Brown filed a claim with the Division of Worker's Compensation seeking benefits for permanent total disability against his employer and the Second Injury Fund. He entered into a settlement agreement of his claim against the employer pursuant to which he was awarded permanent partial disability benefits for the injuries to his foot and for the aggravation of his preexisting back injury. His claim against the Second Injury Fund proceeded to hearing. The administrative law judge found:

Based on all the credible evidence as well as the claimant's own testimony and demeanor at trial, it cannot be disputed that Mr. Brown severely damaged the nerves in his right foot or that he exacerbated a preexisting back condition; however, these problems would entitle him to an award for permanent partial disability but fall short of the evidence required to establish permanent total liability against the Second Injury Fund. Accordingly, it is found that the Second Injury Fund is responsible for permanent partial disability in the amount of fifty weeks or $5,220.

In reaching this conclusion the ALJ found "significant" Brown's testimony that he could work except for residual disability to his foot and that although the 1981 accident increased his back complaints, "these increased symptoms would not have kept the employee from working...." For these reasons the ALJ rejected Brown's contention the combined effect of the two injuries "made him a permanent total against the Second Injury Fund." The ALJ made no specific finding regarding a greater degree or percentage of disability resulting from the combination of the two disabilities. This award was affirmed on appeal to the Labor and Industrial Relations Commission with one dissenting vote. Only the dissenting member wrote an opinion.

The scope of appellate review of a worker's compensation award is circumscribed by § 287.495 RSMo. 1986. Insofar as the issues presented by this appeal are concerned, we must affirm the Commission unless the facts found by the Commission do not support the...

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21 cases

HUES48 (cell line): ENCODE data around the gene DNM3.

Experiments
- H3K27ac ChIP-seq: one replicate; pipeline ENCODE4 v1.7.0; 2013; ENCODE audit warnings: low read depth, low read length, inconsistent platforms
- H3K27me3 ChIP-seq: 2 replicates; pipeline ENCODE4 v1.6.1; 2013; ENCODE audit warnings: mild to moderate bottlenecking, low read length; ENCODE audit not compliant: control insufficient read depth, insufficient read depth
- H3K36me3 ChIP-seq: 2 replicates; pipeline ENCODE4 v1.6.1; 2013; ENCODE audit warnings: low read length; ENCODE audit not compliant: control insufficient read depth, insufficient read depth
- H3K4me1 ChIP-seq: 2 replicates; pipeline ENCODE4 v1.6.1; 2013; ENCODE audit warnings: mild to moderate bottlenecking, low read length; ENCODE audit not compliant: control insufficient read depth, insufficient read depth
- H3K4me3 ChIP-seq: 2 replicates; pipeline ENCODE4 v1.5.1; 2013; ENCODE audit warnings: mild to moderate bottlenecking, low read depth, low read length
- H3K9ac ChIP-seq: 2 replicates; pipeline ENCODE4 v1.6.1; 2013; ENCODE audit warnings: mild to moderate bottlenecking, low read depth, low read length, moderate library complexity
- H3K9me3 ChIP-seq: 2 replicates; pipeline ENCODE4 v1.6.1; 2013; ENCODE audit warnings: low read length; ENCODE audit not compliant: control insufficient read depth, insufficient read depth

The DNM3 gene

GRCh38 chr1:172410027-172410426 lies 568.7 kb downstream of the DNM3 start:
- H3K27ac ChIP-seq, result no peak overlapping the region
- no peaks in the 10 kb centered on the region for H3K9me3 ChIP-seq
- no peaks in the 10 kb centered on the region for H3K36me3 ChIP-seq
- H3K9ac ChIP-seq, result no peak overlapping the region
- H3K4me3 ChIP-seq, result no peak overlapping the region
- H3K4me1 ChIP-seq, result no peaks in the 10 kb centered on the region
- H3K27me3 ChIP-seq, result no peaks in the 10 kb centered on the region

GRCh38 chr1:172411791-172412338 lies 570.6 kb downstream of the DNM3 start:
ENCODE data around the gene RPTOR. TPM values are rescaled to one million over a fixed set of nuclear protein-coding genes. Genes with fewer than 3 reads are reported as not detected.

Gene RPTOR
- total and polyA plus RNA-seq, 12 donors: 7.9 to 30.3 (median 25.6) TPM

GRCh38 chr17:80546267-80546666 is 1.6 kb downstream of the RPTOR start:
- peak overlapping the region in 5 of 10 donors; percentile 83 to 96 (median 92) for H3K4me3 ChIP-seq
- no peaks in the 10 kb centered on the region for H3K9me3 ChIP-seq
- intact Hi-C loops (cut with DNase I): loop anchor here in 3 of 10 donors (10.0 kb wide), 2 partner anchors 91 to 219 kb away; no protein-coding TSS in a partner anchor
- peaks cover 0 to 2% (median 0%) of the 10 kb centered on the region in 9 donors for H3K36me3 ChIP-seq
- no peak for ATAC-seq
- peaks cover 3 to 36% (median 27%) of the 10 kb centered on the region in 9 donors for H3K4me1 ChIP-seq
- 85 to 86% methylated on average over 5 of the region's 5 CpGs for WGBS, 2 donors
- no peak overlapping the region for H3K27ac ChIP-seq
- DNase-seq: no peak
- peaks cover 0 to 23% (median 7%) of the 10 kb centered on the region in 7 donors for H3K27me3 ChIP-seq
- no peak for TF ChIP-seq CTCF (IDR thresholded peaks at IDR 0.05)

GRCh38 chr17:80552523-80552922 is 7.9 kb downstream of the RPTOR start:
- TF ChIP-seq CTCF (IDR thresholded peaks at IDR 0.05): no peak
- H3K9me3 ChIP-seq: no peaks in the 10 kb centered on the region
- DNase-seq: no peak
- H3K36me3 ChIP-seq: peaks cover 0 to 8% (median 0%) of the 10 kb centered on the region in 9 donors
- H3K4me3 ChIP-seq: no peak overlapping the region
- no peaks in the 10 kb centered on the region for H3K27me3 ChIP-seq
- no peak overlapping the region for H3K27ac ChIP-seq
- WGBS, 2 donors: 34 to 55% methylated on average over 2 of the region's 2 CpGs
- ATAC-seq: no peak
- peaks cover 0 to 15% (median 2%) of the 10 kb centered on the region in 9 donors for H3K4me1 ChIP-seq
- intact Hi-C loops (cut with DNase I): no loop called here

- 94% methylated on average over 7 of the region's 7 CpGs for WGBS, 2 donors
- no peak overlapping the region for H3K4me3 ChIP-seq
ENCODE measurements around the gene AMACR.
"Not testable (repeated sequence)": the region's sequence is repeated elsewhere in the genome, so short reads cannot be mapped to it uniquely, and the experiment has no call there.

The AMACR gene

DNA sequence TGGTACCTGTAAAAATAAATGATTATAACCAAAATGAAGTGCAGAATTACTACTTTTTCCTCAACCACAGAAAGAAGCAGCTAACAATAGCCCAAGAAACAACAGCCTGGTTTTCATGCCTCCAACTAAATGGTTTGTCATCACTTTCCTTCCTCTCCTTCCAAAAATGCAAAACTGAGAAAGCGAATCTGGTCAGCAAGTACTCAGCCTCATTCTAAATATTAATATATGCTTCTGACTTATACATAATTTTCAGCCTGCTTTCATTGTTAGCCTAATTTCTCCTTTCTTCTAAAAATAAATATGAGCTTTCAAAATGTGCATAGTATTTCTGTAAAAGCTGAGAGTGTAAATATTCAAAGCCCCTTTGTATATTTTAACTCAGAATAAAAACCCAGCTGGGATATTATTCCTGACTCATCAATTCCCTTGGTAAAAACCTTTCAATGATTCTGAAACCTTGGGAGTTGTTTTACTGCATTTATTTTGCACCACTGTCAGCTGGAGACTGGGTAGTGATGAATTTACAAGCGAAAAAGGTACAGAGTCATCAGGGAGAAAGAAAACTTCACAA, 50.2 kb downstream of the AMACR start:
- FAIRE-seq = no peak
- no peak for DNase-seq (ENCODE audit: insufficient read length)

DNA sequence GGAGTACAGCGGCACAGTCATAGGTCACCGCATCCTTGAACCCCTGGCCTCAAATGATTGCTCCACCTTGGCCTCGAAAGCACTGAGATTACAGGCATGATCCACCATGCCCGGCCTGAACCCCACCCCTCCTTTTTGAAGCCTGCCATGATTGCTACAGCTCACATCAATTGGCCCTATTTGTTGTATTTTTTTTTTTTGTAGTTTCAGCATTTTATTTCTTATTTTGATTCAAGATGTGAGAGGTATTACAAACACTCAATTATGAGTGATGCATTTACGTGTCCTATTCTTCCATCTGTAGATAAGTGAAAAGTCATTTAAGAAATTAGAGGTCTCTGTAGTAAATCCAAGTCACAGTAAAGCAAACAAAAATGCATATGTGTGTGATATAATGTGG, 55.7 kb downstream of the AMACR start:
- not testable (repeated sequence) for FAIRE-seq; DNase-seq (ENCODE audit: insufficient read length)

• Hampton v. Big Boy Steel Erection
    • United States
    • Missouri Court of Appeals
    • 6 Mayo 2003
    ...904 S.W.2d 464, 466 (Mo.App. 1995). Nor is it required that the claimant be completely inactive or inert. Brown v. Treasurer of Missouri, 795 S.W.2d 479, 483 (Mo.App. 1990). The extent and percentage of disability sustained by an employee is a finding of fact within the special province of ......
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    • 30 Junio 2014 any reasonable or normal employment, it does not require that the employee be completely inactive or inert.” Brown v. Treas. of Mo., 795 S.W.2d 479, 483 (Mo.App. E.D.1990). “The central question is whether in the ordinary course of business, any employer reasonably would be expected to h......
  • Lewis v. Kansas Univ. Med. Ctr.
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    • 6 Diciembre 2011 any reasonable or normal employment, it does not require that the employee be completely inactive or inert.” Brown v. Treas. of Mo., 795 S.W.2d 479, 483 (Mo.App.1990). “ ‘Any employment’ means any reasonable or normal employment or occupation.” Mell v. Biebel Bros., Inc., 247 S.W.3d 26, ......
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    ...367 (Mo.App.E.D.1992). Total disability means the "inability to return to any reasonable or normal employment." Brown v. Treasurer of Mo., 795 S.W.2d 479, 483 (Mo.App.E.D.1990). An injured employee is not required, however, to be completely inactive or inert in order to be totally disabled.......